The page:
As cloud infrastructure service offerings have grown from a small set of services like virtual machines, object storage and networking primitives to an à la carte menu of hundreds of services, maintaining visibility into what services you're using and paying for can be a job in and of itself. As a startup you are rightfully focused on finding product market fit. However very soon after you achieve product market fit, margins start to become important. The sooner you start tending to cloud costs the easier it will be to get under control when the time comes. This post is meant to give a quick overview of how to think about cloud costs when you're just getting up and running as a startup.
As you're navigating to finding product market fit you're typically tracking metrics that are customer focused. Depending on the nature of the company, you may be looking at the number of new user registrations, active user engagement metrics or revenue being generated. Typically, companies will also take a look at technical KPIs like performance of the application and the number of bugs/exceptions that are being raised.
However, one often-forgotten metric that startups fail to track is cloud costs. This is primarily because usage-based infrastructure providers make this information particularly hard to find and track. Startups are usually granted credits from providers like AWS, GCP, Azure and DigitalOcean and forget about them until they expire and are suddenly faced with frantically unpacking their surprise bill. By tracking cost metrics from day 1, you can avoid these scenarios and always know how your infrastructure spend is trending.
Instituting certain early behaviors in your organization can save you a lot of time and effort down the line and probably the easiest one to do is leveraging cost allocation tags. Using tags allows you to group infrastructure together by function (i.e. front-end vs back-end), environment (i.e. staging vs production) or even developer (i.e. Molly vs Brian) on your team. By applying tags to your infrastructure, you can see not only how much your infrastructure is trending in aggregate but also see how it is trending by each tag you apply.
Cost Allocation Tags cost nothing and are usually pretty easy to apply. In the same way you think about writing unit tests, you should consider applying cost allocation tags as a general best-practice behavior. Just like with unit test, the earlier you get started with cost allocation tags the easier it becomes to manage over time.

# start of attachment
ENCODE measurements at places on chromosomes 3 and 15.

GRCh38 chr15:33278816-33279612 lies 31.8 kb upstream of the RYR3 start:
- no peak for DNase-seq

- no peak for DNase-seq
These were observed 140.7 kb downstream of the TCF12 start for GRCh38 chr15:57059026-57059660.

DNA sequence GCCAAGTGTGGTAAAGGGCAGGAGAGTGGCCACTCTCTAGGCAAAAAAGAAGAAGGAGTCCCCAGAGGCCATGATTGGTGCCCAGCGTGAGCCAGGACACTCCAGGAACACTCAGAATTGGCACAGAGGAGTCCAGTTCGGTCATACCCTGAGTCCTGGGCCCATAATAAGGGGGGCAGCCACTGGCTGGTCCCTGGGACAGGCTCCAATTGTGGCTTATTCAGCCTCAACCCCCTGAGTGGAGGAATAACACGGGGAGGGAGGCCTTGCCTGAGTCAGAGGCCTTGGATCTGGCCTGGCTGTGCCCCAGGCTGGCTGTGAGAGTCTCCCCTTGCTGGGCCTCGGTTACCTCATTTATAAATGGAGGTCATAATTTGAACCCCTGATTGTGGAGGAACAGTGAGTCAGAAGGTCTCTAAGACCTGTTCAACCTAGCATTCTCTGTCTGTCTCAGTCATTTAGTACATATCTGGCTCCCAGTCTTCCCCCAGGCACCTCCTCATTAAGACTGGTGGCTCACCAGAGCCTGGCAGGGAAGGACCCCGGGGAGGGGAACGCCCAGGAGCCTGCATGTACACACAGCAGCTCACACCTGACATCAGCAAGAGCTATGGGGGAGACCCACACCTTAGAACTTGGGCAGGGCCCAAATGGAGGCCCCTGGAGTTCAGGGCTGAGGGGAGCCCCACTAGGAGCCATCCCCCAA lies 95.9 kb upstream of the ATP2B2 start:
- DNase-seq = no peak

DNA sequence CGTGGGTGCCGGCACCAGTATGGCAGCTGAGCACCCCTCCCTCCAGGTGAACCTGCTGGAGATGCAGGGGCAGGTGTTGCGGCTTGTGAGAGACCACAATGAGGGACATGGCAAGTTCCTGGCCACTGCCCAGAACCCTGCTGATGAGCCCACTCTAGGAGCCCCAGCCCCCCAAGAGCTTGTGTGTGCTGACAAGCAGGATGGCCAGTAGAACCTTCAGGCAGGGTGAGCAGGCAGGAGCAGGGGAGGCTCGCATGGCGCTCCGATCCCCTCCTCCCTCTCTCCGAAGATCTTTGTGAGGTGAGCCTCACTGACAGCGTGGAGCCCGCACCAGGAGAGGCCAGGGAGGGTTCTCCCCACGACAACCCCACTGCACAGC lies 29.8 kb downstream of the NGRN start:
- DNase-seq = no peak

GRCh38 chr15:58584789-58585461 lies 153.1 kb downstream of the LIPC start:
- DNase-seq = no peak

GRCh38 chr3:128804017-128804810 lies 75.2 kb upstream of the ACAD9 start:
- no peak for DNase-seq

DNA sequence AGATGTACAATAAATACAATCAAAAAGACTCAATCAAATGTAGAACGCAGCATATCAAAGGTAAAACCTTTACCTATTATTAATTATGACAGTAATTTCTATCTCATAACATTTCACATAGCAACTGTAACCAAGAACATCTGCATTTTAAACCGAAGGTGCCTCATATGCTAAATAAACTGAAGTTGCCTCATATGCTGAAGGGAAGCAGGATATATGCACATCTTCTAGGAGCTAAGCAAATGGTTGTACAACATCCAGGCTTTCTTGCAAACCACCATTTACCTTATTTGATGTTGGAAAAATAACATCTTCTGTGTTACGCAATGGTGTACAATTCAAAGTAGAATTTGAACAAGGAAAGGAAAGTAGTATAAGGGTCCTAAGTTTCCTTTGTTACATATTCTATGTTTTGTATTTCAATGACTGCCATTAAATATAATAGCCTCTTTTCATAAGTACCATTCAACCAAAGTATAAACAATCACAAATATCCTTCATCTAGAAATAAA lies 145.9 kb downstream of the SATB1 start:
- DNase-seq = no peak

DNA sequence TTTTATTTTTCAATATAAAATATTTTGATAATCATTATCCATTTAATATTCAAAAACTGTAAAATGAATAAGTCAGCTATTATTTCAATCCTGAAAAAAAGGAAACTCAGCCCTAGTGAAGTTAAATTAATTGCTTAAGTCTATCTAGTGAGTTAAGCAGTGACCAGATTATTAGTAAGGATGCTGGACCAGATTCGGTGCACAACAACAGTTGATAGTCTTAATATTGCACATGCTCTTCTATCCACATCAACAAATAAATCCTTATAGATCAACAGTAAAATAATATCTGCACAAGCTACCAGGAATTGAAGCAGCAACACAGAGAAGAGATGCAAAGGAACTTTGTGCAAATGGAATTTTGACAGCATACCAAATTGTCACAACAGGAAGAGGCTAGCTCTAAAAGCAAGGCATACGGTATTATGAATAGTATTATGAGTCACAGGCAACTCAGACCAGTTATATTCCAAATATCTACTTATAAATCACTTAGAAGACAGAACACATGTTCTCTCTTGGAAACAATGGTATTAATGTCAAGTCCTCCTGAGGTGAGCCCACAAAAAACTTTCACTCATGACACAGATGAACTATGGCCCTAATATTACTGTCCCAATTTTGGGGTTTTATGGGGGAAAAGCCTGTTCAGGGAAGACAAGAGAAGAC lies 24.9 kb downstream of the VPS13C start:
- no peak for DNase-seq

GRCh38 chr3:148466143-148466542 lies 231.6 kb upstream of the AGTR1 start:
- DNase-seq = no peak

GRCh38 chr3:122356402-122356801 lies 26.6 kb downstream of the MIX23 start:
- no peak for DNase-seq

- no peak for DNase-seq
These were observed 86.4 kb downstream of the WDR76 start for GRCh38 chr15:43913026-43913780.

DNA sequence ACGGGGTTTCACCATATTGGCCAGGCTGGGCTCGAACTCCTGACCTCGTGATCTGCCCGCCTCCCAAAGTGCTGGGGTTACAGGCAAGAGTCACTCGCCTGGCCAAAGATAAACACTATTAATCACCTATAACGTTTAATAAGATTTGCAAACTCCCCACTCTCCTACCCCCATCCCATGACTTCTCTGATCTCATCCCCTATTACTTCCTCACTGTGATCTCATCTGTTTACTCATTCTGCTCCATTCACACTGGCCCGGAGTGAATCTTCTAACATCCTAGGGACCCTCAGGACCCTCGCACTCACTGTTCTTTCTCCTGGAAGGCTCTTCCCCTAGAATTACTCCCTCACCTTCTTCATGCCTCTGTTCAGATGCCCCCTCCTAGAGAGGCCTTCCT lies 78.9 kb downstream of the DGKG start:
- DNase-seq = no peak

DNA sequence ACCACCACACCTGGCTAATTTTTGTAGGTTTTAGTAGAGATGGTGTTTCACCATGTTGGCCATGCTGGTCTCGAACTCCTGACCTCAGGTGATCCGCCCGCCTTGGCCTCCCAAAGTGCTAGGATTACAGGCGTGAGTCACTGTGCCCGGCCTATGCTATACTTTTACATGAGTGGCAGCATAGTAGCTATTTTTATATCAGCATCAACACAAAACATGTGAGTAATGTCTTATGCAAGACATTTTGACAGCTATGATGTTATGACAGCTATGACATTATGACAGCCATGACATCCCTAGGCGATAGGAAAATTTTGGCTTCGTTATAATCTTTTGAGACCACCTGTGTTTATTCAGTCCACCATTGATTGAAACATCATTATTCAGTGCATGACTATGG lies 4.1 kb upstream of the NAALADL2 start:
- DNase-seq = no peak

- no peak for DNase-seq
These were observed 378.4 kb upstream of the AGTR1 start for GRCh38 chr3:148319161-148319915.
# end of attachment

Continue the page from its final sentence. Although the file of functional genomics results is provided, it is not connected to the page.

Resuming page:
Infrastructure providers typically make it incredibly easy for you to provision resources: you can create some new virtual machines in a few clicks on consoles, create backups for storage volumes with the flip of a switch and easily push new files to an object storage as often as you'd like. What we've found from looking at aggregated, anonymized data is that the vast majority of customers have not put into place very basic guardrails that could keep costs in check - mostly from just not knowing these exist.
Some easy guardrail examples to implement include:
- Implementing lifecycle policies on ECR repos to prevent a backlog of unused legacy images.
- Using intelligent tiering on S3 Buckets to pay less money for assets which are no longer accessed.
- Purchasing Savings Plans and Reserved Instances for instances you know will be used consistently.
These guardrails typically take very little time for customers to enable but most people don't think about them. They also can have major consequences for saving money that adds up every single month.
When you're a startup, your focus should be on your business. Spending time having to learn AWS cost APIs and getting them implemented in the manner you want can easily be an entire engineer's time. As your startup grows to have finance and management counterparts who are curious about costs and accounting for them properly, the asks become bespoke and it takes significant engineering time to get cost data organized and delivered to them that's better spent being outsourced.
In the same way you look to third parties like Sentry for exception handling rather than rolling your own, sourcing cost monitoring solutions is likely your best bet. Vantage offers a free tier to all startups with less than $2,500 per month in cloud infrastructure costs. You can get up and running in a few minutes and invite team-members to your Vantage account to share reports with others — which is a lot better than getting them on the AWS Console itself.